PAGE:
• Healthy lifestyle habits: Healthy lifestyle habits are also essential to soothe the discomfort caused by a sprain and even prevent this type of ailment. Thanks to this, the organism in general becomes much more powerful to achieve a good general functioning and to hinder the appearance of different illnesses. In the case of malleolus sprains, they can be lessened by the following: Practising sports gradually to avoid a sedentary lifestyle and strengthen the joints, having a healthy and balanced diet, preventing being overweight or obese, wearing footwear that fits your feet perfectly, performing muscle stretching and not overstretching the lower limbs.

Nutritional supplements

Nutritional or food supplements are products that are distinguished by their properties rich in vitamins, minerals, amino acids, enzymes and/or herbs. For this reason, it is recommended that people complement a balanced diet with these supplements in order to provide the body with the substances it needs to ensure optimal wellbeing.

Another effective method to improve the symptoms of a sprained ankle is to consume certain food supplements that promote joint care, relieve pain and eliminate inflammation to speed up the rehabilitation process of a patient.

Here, we highlight which substances are necessary to treat a sprained ankle:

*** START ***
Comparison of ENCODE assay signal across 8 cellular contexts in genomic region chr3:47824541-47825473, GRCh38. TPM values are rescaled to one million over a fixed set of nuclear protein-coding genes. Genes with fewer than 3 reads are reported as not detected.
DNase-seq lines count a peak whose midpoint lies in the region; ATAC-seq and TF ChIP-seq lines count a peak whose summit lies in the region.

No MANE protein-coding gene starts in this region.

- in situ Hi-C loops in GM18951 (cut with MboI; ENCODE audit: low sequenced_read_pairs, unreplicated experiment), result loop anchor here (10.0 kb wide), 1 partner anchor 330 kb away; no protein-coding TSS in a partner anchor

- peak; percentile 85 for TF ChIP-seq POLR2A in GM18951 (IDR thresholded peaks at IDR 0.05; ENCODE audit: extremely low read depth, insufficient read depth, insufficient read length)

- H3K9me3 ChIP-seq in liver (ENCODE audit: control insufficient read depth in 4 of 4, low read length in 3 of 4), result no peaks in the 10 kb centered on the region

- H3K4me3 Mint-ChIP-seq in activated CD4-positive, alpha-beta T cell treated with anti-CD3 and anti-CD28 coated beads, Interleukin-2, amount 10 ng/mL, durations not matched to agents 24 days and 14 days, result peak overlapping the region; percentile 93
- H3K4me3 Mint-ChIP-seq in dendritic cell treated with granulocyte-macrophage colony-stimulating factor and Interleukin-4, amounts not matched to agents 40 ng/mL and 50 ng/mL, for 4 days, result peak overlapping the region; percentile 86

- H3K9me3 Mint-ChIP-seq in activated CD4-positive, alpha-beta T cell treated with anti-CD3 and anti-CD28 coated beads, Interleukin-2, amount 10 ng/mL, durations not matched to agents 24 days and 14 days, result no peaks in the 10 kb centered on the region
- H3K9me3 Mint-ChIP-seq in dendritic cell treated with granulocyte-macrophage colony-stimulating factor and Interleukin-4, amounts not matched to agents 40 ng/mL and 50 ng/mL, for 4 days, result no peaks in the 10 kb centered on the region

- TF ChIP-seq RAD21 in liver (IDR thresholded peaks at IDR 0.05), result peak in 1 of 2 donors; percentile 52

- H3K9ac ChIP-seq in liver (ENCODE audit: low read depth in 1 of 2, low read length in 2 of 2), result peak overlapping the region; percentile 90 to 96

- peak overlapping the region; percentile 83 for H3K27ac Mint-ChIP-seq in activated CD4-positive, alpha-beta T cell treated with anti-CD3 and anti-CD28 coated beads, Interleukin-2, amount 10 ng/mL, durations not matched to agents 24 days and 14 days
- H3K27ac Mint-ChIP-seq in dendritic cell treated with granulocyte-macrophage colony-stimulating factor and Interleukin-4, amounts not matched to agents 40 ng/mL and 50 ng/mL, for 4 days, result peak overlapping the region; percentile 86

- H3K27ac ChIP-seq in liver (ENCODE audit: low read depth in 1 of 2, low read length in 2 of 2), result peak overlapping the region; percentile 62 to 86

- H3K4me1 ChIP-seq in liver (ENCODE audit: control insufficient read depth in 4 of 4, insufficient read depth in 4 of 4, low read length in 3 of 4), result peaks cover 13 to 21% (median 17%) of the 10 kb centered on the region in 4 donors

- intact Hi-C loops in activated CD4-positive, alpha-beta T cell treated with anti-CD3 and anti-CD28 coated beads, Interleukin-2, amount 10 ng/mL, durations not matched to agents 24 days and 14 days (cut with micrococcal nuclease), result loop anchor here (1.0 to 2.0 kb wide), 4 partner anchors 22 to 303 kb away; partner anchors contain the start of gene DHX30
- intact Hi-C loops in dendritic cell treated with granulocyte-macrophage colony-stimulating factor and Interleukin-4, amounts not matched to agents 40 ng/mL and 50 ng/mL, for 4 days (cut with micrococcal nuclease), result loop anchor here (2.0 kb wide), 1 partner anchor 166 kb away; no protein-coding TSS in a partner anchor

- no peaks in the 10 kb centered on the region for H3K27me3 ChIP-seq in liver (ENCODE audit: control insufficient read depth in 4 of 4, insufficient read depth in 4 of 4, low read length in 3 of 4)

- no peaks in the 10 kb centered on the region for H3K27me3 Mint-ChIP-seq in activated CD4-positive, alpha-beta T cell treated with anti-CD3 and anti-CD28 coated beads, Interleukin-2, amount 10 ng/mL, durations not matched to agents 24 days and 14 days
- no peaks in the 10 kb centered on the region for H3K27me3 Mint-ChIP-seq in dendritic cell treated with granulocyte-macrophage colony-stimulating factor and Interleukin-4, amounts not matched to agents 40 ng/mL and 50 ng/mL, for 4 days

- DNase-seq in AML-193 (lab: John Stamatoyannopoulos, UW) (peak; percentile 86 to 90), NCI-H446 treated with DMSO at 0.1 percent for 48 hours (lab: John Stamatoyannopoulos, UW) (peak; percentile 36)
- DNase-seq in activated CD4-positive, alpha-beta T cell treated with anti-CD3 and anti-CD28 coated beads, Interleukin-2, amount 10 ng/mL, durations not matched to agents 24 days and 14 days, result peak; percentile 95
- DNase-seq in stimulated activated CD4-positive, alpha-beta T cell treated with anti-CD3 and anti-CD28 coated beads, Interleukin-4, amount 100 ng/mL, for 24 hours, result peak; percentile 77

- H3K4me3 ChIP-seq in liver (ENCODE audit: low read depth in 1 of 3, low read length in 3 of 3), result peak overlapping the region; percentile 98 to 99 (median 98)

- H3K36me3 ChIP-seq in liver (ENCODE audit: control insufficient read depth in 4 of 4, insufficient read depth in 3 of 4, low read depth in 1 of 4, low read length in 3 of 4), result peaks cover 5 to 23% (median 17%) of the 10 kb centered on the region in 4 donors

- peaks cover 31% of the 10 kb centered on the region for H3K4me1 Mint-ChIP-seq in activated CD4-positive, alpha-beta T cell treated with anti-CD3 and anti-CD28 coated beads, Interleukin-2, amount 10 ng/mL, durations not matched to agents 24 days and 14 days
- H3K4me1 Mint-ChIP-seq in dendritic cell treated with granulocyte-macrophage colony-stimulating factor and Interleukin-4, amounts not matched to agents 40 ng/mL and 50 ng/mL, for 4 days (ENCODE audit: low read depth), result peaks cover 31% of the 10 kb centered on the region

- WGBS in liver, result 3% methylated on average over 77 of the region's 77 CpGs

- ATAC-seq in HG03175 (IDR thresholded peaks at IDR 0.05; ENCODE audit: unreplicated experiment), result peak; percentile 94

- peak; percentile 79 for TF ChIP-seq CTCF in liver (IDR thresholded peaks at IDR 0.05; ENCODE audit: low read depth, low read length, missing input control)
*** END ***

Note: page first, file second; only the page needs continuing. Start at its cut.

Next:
• Hyaluronic acid: This substance is found in numerous tissues and organs of the human body and medically, it is indicated to treat joint pain and stiffness, thanks to that, it can soothe pain and speed up recovery from a sprained or injured ankle. For this, health professionals usually give two injections of hyaluronic acid to improve the functional state of the affected joint. However, patients can naturally consume certain foods that stimulate this element in the body, such as beef, veal, lamb, turkey, duck, whole grains, brown rice, yeast, parsley, coriander, peanuts, beans, starchy tubers, green and red peppers, etc.
  • Calcium: This is an essential mineral in the human body that mainly promotes bone strength and prevents bones from breaking. Therefore, if your body is not deficient in calcium, it will allow the reconstruction of the ligamentous tissue affected by the sprain to be faster and more efficient, as well as giving much more strength to the injured ankle after its recovery process. That is why we recommend eating foods rich in calcium, such as: dairy products (cheese, milk, yoghurt, etc.), salmon, sardines, nuts (walnuts, hazelnuts, almonds, etc.), red beans, broccoli, kale, oranges, apricots, currants, figs, etc.